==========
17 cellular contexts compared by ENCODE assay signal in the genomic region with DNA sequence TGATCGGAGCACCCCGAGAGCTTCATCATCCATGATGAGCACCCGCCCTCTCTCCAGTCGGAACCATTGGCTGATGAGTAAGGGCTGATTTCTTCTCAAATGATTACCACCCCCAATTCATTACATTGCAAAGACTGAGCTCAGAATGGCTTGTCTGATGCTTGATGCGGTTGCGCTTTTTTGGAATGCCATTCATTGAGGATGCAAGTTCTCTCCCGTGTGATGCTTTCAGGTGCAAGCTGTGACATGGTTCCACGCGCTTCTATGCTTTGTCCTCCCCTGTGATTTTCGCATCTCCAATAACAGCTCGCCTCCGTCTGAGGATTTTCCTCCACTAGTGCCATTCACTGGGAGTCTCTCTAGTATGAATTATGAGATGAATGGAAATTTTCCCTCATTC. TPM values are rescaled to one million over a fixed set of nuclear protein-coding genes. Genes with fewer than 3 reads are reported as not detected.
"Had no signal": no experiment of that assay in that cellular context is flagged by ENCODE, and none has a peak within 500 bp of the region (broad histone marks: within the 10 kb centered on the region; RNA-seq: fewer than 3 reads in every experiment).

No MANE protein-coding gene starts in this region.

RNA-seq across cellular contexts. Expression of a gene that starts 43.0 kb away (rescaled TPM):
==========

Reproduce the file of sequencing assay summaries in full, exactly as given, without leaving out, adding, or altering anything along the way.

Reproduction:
17 cellular contexts compared by ENCODE assay signal in the genomic region with DNA sequence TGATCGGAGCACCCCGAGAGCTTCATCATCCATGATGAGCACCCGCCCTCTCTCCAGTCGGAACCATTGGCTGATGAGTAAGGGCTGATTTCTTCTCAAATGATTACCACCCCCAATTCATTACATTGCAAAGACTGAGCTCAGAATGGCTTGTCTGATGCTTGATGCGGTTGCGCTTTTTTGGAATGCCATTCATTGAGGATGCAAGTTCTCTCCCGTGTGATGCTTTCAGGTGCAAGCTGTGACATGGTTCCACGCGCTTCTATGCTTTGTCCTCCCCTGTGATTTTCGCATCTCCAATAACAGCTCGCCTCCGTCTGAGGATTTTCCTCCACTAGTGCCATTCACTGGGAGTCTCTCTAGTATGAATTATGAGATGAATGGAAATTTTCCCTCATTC. TPM values are rescaled to one million over a fixed set of nuclear protein-coding genes. Genes with fewer than 3 reads are reported as not detected.
"Had no signal": no experiment of that assay in that cellular context is flagged by ENCODE, and none has a peak within 500 bp of the region (broad histone marks: within the 10 kb centered on the region; RNA-seq: fewer than 3 reads in every experiment).

No MANE protein-coding gene starts in this region.

RNA-seq across cellular contexts. Expression of a gene that starts 43.0 kb away (rescaled TPM):